Belfast Telegraph

UK Website Of The Year

What does Northern Ireland think of their political leaders?

By Bill White

Published 18/11/2015

General views of Parliament Buildings, at Stormont. Picture by Jonathan Porter/PressEye
General views of Parliament Buildings, at Stormont. Picture by Jonathan Porter/PressEye

Everyone complains about politicians and especially political leaders - well at least it seems that way.

So we thought it a good idea for our recent October BIG60 online poll to ask our poll participants to grade each of the NI Executive political party leaders from 0 to 100 in terms of their overall performance.

The party leader poll question we asked was: Taken 'in the round' - How do you rate each of the NI Executive Political Party Leaders performance over the past 2-3 months e.g. leadership, decisions made, media performance, etc.

You may have seen in previous reviews of our NI-Wide BIG60 (i.e. 60 Hours) online poll that we received a whopping 2,642 responses, and after data auditing we considered 2,517 in terms of the final results and analysis. 

So here is how our poll scored Northern Ireland's key political leaders. NB this poll was taken of course, before last Saturday's change of SDLP leadership, and we decided (properly) not to publish these results in full until the SDLP leadership election was over. 

So here are the results from the total poll, balanced and weighted to be reflective of Northern Ireland as a whole:

ni table 1.png  

So we see that all the scores averaged out at less than 40! As may be recalled from schooldays the pass mark for exams was usually 40%, and in this context none of our key political leaders 'passed' the Northern Ireland opinion test.

It's interesting to note that Mike Nesbitt came out on top with a score of 37.2, and was practically joint top with Martin McGuinness who scored 36. Alasdair McDonnell was the lowest score, and noticeably Peter Robinson was second lowest, only 4 points above McDonnell. 

So how did Unionist voters, on their own, score the political leaders - here's how: PETER ROBINSON (DUP) 24.0, MARTIN MCGUINNESS (Sinn Fein) 25.5, MIKE NESBITT (UUP) 46.5, ALASDAIR MCDONNELL (SDLP) 14.5, DAVID FORD (ALLIANCE) 22.0.

We see that Mike Nesbitt is way ahead, and nearly double Peter Robinson's score.

Interestingly Martin McGuinness scores ahead of Peter Robinson among Unionist voters, though only marginally (and within the poll margin of error).

Remember, if you look at the actual poll question we asked participants to disregard their own personal political views when scoring the political leaders.

 However, although not directly related to his performance as a party leader, the recent publicity around 'other issues' connected with Peter Robinson, undoubtledly has had an impact on his score.        

Here is the way Nationalists/Republicans (ie SDLP, Sinn Fein voters) scored the political leaders: PETER ROBINSON (DUP) 18.4, MARTIN MCGUINNESS (Sinn Fein) 53.3, MIKE NESBITT (UUP) 30.7, ALASDAIR MCDONNELL (SDLP) 28.3, DAVID FORD (ALLIANCE) 39.1.

Not surprisingly Martin McGuinness leads, with David Ford second, but in a sort of reverse of the unionist scores Mike Nesbitt surprisingly scored ahead of Alasdair McDonnell among Nationalist/Republican voters.   

David Ford scores well overall, but noticably he scores better among Nationalist/Republicans than Unionists.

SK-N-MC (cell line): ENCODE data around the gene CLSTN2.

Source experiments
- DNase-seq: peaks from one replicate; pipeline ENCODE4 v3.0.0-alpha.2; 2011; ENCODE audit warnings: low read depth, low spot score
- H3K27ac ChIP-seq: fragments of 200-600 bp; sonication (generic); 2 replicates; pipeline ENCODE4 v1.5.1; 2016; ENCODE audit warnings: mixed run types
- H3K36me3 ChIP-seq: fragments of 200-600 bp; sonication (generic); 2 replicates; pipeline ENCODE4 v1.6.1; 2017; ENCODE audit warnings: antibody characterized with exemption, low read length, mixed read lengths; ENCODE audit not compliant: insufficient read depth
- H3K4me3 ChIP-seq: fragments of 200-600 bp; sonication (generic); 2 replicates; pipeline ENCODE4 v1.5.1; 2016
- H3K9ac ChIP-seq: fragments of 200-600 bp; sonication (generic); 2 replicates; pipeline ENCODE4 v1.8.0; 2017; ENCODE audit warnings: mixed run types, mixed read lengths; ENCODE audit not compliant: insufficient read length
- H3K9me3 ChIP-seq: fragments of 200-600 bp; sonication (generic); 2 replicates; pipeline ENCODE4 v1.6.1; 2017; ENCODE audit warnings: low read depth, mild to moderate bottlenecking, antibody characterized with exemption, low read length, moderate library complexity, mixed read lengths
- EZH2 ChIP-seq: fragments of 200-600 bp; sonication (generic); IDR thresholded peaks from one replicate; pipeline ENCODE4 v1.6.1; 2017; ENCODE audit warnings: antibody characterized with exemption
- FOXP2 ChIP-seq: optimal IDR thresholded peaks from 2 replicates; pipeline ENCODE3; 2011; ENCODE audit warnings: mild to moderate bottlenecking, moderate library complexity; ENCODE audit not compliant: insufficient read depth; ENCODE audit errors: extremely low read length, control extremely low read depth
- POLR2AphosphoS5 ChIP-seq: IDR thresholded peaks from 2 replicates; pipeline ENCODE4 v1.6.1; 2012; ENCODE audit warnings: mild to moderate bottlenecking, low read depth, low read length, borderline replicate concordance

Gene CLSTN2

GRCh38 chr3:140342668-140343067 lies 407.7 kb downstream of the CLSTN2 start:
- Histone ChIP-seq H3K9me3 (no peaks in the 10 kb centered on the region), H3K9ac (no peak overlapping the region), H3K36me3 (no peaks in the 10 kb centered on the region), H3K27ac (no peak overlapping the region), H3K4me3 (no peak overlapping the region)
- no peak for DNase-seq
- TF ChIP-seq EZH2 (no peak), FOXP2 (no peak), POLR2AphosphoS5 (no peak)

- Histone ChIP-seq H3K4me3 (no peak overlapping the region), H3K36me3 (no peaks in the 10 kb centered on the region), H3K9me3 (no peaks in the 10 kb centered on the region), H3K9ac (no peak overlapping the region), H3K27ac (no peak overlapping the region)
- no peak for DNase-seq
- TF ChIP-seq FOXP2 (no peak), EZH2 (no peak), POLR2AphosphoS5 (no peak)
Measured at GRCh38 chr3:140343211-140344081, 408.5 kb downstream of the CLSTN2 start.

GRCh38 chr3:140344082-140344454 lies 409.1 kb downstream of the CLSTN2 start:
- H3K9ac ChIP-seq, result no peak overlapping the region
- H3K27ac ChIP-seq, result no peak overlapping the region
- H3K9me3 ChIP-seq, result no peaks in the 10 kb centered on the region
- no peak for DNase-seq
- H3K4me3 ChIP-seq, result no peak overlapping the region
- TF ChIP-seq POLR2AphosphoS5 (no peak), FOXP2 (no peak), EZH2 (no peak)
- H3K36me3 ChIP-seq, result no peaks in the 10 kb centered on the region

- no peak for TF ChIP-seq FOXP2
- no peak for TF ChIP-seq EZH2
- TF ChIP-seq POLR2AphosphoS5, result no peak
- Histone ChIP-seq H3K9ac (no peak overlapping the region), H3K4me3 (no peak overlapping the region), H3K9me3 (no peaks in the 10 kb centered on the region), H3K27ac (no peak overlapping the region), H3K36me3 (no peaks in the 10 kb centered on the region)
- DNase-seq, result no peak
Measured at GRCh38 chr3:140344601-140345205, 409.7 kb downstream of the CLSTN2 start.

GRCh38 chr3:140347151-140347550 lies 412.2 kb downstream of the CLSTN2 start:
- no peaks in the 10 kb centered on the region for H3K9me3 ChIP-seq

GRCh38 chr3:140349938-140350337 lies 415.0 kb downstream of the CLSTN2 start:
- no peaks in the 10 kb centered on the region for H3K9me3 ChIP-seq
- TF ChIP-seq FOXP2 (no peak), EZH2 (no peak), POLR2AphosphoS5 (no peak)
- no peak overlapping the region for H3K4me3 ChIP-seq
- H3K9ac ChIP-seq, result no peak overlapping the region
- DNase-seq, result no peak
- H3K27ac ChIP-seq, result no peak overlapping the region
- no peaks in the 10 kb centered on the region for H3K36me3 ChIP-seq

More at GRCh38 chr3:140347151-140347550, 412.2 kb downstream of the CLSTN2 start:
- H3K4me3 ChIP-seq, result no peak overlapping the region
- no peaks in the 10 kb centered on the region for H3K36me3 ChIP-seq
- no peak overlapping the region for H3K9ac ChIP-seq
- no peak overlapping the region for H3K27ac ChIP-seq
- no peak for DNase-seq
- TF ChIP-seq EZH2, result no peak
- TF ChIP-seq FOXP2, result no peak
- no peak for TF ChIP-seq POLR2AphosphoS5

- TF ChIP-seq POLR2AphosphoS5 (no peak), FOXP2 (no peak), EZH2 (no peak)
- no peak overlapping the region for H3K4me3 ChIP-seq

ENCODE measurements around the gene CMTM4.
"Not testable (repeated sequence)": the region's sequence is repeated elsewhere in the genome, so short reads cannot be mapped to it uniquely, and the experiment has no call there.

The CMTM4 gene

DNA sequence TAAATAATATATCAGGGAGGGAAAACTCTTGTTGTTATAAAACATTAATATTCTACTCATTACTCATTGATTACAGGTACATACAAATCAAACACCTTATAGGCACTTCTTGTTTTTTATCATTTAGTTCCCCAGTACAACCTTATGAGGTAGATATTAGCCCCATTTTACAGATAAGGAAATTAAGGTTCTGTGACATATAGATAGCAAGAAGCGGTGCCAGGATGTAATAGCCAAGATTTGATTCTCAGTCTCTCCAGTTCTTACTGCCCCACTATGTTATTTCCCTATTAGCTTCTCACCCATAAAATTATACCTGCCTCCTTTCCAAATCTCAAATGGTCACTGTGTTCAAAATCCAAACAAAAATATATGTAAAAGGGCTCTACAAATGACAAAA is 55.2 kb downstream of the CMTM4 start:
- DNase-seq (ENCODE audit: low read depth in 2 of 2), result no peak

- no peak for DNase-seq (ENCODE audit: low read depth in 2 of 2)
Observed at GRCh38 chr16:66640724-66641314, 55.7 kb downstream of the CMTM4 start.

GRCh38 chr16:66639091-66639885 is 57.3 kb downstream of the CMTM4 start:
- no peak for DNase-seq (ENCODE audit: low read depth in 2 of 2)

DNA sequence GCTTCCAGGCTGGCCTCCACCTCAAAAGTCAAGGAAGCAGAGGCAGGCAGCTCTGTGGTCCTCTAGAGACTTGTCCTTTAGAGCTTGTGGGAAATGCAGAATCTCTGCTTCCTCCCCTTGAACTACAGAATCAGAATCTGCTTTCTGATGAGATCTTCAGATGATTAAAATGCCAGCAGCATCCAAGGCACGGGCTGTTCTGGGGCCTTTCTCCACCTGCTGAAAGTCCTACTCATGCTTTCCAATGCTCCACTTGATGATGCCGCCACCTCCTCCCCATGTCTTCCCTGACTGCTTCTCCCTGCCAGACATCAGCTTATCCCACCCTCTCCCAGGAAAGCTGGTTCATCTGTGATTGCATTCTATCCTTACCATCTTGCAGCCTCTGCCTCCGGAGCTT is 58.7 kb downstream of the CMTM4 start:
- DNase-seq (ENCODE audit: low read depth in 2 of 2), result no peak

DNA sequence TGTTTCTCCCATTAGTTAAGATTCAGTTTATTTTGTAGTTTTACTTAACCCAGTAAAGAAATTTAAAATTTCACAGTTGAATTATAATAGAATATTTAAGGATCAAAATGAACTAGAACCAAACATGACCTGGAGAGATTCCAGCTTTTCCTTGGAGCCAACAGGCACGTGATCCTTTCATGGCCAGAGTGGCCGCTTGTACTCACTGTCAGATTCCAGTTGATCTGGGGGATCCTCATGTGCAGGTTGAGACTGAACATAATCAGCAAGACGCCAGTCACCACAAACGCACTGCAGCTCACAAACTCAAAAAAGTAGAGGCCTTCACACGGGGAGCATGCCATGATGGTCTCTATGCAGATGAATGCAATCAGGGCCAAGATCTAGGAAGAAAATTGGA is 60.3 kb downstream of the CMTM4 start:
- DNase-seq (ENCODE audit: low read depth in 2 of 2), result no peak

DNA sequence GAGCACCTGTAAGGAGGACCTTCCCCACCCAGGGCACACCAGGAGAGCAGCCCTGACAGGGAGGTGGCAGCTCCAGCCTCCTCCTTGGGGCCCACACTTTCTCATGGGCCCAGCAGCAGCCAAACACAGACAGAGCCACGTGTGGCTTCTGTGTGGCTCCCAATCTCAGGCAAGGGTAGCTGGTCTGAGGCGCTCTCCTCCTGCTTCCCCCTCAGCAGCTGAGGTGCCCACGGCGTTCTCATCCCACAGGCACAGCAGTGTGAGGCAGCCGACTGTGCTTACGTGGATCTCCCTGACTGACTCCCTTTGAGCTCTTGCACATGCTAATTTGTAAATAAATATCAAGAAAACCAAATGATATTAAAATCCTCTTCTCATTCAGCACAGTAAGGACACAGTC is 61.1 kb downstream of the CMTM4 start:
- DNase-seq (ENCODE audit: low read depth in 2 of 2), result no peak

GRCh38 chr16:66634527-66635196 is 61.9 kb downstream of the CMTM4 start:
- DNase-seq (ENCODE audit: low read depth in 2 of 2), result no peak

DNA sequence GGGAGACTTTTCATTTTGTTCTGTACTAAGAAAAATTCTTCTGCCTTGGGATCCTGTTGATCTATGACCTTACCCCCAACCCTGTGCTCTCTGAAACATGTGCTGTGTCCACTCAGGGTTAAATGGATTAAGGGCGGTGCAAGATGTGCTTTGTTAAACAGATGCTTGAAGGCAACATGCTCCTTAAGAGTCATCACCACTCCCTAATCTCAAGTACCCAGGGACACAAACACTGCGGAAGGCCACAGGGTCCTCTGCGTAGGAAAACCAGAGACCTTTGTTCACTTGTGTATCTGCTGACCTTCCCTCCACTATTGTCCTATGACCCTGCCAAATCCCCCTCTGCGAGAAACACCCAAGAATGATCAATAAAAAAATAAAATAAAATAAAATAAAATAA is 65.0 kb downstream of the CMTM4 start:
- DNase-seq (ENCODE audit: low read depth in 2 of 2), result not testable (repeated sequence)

Undoubtedly overall Mike Nesbitt and Martin McGuinness are the winners in this leaders poll.

However, taking into account that Martin McGuinness is a leader of one of the 'Big Two' parties (at least in NI) then it could be said that Mike Nesbitt is the main winner.

Of course, like politics and life,  this can all change, and for our next leader rating poll-project Colum Eastwood will be on the roster as the new SDLP leader - so we'll see if that affects the scoring.       

Bill White is Managing Director of Belfast polling and market research company LucidTalk.  You can follow LucidTalk on Twitter: @LucidTalk.


Polling was carried out by Belfast based polling and market research company LucidTalk. The project was carried out online for a period of 60Hours from 10am Monday 19th October to 10pm Wednesday 21st October 2015. The project used a combination of participants from the established LucidTalk Opinion Panel (1,200 members) which is NI demographically representative and balanced by gender, age-group, area of residence, and community background. In addition respondents for this survey were also selected from among those who were either invited or volunteered to participate. In total 2,642 completed responses were received and after data auditing 2,517 completed responses were included in the data and results analysis. The data has been weighted by gender and community background to reflect the demographic composition of Northern Ireland. Because the sample is partly based on those who initially self-selected for participation rather than a probability sample, sampling error can be higher than a standard targeted sample poll.

In addition, all surveys and polls may be subject to sources of error, including, but not limited to sampling error, coverage error, and measurement error. All data results produced are accurate to a margin of error of +/-3.9%, at 95% confidence. All reported margins of sampling error will include the computed design effects for weighting.

Online Editors

Your Comments

COMMENT RULES: Comments that are judged to be defamatory, abusive or in bad taste are not acceptable and contributors who consistently fall below certain criteria will be permanently blacklisted. The moderator will not enter into debate with individual contributors and the moderator’s decision is final. It is Belfast Telegraph policy to close comments on court cases, tribunals and active legal investigations. We may also close comments on articles which are being targeted for abuse. Problems with commenting?

Read More

From Belfast Telegraph